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Raspberry Display Hello world with LCD


After adding the library file, let's write a simple program to let the LCD display "Hello, world!".

Hardware Connection


In this project, the electronic hardware we need to use is as follows:

• Raspberry Pi Pico

• Grove Shield for Pi Pico

• Grove - 16 x 2 LCD


Plug the Pico and the Shield, use a Grove data cable to connect the LCD to I2C1.

Write a Program


First, define the function libraries that we need to use, including the third-party function library lcd1602 that has just been saved in the Pico.

1 from lcd160
2 import LCD1602 2 from machine import I2C, Pin 
3 from utime import sleep

The functions available in the lcd library are as follows:

• display() — Enable the display.

• no_display() — Disable the display.

• clear() — Clear the current display and return the cursor.

• setCursor(col, row) — Set the display position, “col" is the number of columns, “row" is the number of rows.

• print(text) — Display characters.


Next, define the pin. Unlike other pin definitions, pin I2C needs to define data lines SCL and SDA respectively.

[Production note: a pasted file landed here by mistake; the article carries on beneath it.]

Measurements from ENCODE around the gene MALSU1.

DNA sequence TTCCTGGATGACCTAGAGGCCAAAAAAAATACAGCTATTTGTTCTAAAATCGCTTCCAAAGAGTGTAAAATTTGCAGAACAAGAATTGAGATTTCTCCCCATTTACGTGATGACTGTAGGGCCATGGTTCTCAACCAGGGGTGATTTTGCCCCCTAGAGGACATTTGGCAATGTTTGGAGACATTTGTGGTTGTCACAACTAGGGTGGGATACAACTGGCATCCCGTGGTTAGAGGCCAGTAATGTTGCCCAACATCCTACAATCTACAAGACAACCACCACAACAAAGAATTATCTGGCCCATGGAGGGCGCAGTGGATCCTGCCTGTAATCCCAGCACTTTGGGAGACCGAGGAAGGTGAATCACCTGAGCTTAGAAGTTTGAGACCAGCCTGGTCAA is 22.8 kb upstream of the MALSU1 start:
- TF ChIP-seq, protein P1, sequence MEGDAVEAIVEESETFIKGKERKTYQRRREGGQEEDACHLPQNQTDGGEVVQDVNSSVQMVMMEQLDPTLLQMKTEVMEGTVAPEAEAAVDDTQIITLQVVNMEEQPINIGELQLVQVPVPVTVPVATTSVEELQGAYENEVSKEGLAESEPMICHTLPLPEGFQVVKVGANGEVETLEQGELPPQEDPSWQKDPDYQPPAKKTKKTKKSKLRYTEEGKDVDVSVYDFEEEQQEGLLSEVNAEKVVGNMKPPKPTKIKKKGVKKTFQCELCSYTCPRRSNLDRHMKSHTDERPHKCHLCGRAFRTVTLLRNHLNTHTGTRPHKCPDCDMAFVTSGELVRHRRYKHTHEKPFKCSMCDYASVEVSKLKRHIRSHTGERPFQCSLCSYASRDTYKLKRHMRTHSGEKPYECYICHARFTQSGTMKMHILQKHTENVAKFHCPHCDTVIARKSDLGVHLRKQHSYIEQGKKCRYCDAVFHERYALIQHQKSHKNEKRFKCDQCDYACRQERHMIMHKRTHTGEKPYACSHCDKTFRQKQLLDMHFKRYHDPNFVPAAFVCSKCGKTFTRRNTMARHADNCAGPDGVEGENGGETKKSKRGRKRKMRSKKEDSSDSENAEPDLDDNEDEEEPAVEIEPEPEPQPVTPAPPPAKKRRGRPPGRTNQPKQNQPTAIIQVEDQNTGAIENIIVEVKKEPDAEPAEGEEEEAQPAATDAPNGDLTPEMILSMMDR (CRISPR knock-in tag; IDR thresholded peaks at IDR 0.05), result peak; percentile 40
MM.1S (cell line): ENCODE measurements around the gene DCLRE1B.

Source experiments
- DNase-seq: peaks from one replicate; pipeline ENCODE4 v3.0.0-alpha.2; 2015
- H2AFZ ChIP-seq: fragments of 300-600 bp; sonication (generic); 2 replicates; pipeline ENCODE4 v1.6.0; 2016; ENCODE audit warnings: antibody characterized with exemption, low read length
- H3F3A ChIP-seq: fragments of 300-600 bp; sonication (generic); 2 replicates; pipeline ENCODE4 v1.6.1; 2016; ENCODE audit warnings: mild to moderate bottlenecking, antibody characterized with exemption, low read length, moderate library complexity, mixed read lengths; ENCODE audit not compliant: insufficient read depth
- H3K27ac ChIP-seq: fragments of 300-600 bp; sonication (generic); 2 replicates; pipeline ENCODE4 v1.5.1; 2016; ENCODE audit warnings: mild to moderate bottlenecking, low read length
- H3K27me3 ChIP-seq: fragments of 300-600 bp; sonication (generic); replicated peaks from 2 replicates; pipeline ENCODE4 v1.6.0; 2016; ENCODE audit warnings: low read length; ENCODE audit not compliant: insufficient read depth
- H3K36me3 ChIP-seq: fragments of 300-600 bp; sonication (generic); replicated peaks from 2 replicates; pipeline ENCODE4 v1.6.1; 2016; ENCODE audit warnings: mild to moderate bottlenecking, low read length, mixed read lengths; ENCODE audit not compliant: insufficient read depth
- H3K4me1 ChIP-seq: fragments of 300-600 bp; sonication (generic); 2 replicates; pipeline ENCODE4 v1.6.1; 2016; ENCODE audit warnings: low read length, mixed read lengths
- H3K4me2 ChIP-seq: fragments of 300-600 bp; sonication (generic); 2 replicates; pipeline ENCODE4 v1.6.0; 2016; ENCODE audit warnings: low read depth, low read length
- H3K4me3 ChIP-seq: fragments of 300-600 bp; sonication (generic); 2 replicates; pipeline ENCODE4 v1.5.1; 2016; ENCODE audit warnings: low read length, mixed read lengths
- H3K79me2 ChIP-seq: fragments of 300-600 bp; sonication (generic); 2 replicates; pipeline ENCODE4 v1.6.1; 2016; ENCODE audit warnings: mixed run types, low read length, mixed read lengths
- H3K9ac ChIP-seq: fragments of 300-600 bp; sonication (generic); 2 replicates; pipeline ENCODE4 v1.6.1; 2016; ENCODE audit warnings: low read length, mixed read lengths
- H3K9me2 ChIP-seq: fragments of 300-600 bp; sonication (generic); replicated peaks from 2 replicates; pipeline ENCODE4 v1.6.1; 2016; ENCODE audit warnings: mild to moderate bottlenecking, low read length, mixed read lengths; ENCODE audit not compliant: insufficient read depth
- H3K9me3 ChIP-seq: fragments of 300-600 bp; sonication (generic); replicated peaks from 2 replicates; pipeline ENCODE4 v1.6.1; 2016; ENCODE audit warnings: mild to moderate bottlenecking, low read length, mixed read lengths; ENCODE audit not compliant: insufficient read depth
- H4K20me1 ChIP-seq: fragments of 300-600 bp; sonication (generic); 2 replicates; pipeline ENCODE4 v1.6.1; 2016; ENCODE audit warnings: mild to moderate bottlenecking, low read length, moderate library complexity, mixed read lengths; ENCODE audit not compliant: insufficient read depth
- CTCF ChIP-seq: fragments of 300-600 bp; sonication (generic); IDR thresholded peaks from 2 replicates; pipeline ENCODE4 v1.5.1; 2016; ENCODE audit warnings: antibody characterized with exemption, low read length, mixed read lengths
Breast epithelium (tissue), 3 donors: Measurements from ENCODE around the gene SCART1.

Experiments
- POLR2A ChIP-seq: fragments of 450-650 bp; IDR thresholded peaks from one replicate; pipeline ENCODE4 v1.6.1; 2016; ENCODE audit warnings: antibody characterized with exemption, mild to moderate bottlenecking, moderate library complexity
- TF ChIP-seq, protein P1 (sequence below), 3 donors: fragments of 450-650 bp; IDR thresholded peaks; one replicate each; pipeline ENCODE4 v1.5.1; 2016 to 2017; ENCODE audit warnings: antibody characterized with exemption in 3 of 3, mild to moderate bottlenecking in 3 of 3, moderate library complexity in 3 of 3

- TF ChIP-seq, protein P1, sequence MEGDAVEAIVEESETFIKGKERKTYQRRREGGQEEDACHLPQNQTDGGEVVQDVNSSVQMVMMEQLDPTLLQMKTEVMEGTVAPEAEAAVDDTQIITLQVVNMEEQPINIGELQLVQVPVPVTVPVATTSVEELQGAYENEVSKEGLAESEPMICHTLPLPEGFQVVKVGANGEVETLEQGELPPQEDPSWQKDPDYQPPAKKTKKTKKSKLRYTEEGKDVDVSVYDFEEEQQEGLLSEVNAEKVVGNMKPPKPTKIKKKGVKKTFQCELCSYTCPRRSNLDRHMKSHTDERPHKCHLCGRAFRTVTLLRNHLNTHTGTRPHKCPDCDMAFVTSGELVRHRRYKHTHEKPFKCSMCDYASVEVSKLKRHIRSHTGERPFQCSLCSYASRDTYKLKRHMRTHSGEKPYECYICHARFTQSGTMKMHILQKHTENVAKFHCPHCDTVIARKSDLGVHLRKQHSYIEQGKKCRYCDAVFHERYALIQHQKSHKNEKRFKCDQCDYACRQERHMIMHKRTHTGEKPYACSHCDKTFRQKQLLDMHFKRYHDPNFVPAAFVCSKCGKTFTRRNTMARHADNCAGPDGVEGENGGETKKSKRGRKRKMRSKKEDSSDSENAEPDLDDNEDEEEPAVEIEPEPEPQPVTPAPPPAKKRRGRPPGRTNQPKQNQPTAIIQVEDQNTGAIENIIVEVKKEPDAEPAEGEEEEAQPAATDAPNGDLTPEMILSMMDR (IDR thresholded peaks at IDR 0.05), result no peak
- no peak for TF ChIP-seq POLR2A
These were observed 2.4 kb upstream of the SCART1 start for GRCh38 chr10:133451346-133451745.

1 i2c = 12C(1, scl=Pin(7), sda=Pin(6), freq=400000)

It is written as “machine.I2C(id,*,scl,sda,freq=400000)", where:

• “id" identifies a specific I2C peripheral, and its allowed value depends on the specific port/ board.

• “scl" uses the Pin function to specify the pin used for SCL.

• “sda" uses the Pin function to specify the pin used for SDA.

• “freq" is the integer of the maximum frequency of SCL, which is generally adjusted according to the different devices used. Here we set it to 40000.


Finally, use the functions in the library to display “Hello, World" on the LCD, and the program is completed. The complete program is as follows:

1 from lcd1602 import LCD1602 
2 from machine import I2C, Pin 
3 from utime import sleep 
4 i2c = I2C(1, scl=Pin(7), sda=Pin(6), freq=400000) 
5 d = LCD1602(i2c, 2, 16) #label data type, number of lines and characters per line
6 
7 d.display ( ) #enable display 
8 sleep(1)
9 d.clear()#clear display 
10 d.print('Hello ') #display characters
11
12 sleep(1) 
13 d.setCursor(0, 1)#set display position, row and column start from o 
14 d.print('world ').

Use a USB cable to connect Pico to the computer, click the “run" button to save the program to any location, you can see the program in action.


Conclusion

In this page (written and validated by ) you learned about Raspberry Display Hello world with LCD . What's Next? If you are interested in completing Raspberry tutorial, your next topic will be learning about: Raspberry Display Rotary Angle Sensor Reading with LCD.



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